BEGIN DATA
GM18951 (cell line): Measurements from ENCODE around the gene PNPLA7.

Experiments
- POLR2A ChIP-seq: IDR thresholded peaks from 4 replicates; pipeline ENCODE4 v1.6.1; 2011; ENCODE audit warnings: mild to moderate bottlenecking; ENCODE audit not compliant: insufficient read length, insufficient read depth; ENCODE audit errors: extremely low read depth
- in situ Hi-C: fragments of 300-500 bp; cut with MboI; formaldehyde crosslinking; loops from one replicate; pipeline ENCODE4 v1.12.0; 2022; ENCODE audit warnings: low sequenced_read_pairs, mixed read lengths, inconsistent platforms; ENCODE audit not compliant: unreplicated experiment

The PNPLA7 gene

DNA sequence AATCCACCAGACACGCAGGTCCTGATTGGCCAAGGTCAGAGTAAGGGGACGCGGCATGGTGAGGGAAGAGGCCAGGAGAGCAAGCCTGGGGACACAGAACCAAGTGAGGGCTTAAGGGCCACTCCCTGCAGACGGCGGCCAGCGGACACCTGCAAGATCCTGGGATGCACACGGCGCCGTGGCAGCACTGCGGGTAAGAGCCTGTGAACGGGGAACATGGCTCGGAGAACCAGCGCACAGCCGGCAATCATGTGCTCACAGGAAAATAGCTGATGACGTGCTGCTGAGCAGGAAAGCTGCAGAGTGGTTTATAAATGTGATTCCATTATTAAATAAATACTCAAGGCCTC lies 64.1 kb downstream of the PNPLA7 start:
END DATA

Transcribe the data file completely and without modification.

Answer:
GM18951 (cell line): Measurements from ENCODE around the gene PNPLA7.

Experiments
- POLR2A ChIP-seq: IDR thresholded peaks from 4 replicates; pipeline ENCODE4 v1.6.1; 2011; ENCODE audit warnings: mild to moderate bottlenecking; ENCODE audit not compliant: insufficient read length, insufficient read depth; ENCODE audit errors: extremely low read depth
- in situ Hi-C: fragments of 300-500 bp; cut with MboI; formaldehyde crosslinking; loops from one replicate; pipeline ENCODE4 v1.12.0; 2022; ENCODE audit warnings: low sequenced_read_pairs, mixed read lengths, inconsistent platforms; ENCODE audit not compliant: unreplicated experiment

The PNPLA7 gene

DNA sequence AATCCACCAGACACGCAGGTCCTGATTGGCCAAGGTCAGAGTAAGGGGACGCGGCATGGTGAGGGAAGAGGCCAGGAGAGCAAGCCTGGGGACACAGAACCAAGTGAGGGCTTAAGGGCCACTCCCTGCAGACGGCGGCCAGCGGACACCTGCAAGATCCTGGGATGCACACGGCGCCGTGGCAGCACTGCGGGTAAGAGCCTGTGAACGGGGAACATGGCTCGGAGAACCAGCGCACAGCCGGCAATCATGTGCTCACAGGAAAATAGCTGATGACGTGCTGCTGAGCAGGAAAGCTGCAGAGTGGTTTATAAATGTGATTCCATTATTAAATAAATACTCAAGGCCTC lies 64.1 kb downstream of the PNPLA7 start: